Googins said if there is confusion amongst candidates, and not enough sufficient guidance for the enforcement authority to decide whether a violation has occurred, that the municipal code is an appropriate place for language that would clarify the rules.

“Because the last thing that I want, and I think that the last thing the public wants, and the last thing that candidates want, are rules that are not clear,” he said. “If this rule warrants clarification, either by references to state law, explicit or otherwise make it clearer how these rules should be interpreted, or by creating our own local definitions, that would certainly be helpful guidance for both candidates and enforcement authority alike.”

Googins said that the short answer on whether a candidate can pay off debt without breaking a municipal code is yes.

“There are some provisions under subsection 2.52.060 that if a candidate is contributing to their own campaign that exceeds $5,000 in aggregate and this happens during the election, there is an obligation on that candidate to notify both the city clerk and that candidate’s opponents that that candidate has made that contribution. However, after the campaign is over, there is no cap on your ability to do that,” he said.

Googins said Section 2.52.140 describes the enforcement process, including how the enforcement authority is selected. The enforcement authority is a panel of attorneys interviewed and selected by the Board of Ethics and is on standby, available to respond to complaints as they may arrive. There is always a panel of three lawyers and the order that those attorneys are selected is chosen randomly. Their names are put in a hat and drawn to put them in order, so when the first complaint comes in, obviously the first one in line gets assigned that case, and so on.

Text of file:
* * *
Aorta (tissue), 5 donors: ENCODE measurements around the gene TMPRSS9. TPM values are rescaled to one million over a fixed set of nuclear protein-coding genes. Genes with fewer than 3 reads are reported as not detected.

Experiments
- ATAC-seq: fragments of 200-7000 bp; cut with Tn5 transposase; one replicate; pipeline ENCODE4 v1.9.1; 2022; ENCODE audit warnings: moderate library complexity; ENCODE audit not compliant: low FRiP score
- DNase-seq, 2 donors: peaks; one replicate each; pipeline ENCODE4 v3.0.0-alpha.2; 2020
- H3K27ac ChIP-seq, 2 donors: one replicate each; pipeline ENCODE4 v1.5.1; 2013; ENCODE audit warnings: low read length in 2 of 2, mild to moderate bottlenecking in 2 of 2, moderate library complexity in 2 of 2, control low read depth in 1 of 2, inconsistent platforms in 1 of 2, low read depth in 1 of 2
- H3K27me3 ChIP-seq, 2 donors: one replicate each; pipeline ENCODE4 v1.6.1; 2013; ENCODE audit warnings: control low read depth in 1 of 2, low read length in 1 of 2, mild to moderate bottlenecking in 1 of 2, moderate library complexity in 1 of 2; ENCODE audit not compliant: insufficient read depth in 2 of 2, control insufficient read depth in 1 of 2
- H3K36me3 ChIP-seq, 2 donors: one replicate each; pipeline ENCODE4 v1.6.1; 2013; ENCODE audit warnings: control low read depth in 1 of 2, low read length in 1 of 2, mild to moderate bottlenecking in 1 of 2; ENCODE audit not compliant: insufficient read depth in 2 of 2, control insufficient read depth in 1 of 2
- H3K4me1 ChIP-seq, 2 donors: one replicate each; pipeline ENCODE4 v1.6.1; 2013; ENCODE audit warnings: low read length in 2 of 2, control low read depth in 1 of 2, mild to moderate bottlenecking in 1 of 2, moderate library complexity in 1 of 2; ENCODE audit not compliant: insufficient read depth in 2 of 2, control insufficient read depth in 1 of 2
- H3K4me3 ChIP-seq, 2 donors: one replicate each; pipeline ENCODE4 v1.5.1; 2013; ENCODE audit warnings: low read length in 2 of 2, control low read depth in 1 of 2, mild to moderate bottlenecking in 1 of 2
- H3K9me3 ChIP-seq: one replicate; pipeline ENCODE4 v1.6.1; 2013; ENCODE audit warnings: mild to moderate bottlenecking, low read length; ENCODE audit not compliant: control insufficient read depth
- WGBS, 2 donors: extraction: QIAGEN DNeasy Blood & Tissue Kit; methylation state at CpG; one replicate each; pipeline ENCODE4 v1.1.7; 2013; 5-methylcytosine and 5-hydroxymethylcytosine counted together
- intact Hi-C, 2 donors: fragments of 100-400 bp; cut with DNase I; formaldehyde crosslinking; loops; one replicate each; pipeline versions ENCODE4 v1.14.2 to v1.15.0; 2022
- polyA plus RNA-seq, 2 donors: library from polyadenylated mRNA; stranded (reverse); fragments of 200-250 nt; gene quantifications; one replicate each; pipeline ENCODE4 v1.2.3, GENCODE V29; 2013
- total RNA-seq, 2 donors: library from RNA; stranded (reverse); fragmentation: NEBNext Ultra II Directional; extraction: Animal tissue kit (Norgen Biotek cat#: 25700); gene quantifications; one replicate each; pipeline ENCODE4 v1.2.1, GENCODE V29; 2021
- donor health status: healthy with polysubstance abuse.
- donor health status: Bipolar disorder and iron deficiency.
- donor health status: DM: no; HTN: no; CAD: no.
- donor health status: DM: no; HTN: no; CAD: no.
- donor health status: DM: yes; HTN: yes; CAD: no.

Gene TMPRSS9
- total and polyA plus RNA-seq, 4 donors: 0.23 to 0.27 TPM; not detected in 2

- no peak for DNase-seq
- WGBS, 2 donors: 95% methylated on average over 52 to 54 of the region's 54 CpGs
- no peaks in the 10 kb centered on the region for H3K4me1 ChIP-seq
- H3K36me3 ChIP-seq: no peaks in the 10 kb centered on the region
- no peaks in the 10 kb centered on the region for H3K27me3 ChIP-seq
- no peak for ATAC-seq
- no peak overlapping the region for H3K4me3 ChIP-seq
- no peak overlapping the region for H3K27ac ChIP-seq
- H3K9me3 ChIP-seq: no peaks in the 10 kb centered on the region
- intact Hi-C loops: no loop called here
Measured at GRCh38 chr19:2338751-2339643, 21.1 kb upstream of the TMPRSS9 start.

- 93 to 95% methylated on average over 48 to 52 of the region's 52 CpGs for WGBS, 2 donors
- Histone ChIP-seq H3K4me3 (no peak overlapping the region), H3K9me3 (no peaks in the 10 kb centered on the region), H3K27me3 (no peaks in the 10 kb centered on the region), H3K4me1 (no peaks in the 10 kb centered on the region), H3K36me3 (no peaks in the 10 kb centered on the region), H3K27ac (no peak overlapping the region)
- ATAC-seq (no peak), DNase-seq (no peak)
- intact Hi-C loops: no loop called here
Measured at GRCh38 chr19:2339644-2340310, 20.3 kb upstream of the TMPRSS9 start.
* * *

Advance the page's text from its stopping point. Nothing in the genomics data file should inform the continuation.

“So, these matters, when they came in, where assigned according to order previously selected for initial evaluation,” he said. “There are typically two attorneys involved, the first attorney makes a preliminary probable cause determination whether or not the complaint is valid or not and if that determination is made, it is passed on to the second attorney in line for them to actually make the ultimate determination whether or not a violation exists and what the penalty should be. There are a lot of checks and balances built into this. There is also a process in turning it over to the district attorney’s office. All of that is built into our campaign ordinance.”

Googins said that the ambiguity of the codes is in the interpretation, and he began drafting modifications to the ordinance with this certain issue in 2013.

“I have a draft that started as these types of issues arose and presented to us, intended to be worked through with some process through city council for their consideration ultimately to decide what might be amended or what they would want to keep the same,” he said.

“All of our laws, both in respect to legal defense funds rules and with respect to loans and extensions of credit are intended to be supplemental, not to replace their state law equivalents. The interpretation of those laws and enforcement is a matter for the FPPC and Attorney General’s office, not for us,” he concluded.

Neither McCann nor Cardenas responded to requests for interviews concerning the complaints filed with the city clerk.

 

Complaints filed for  election code  violations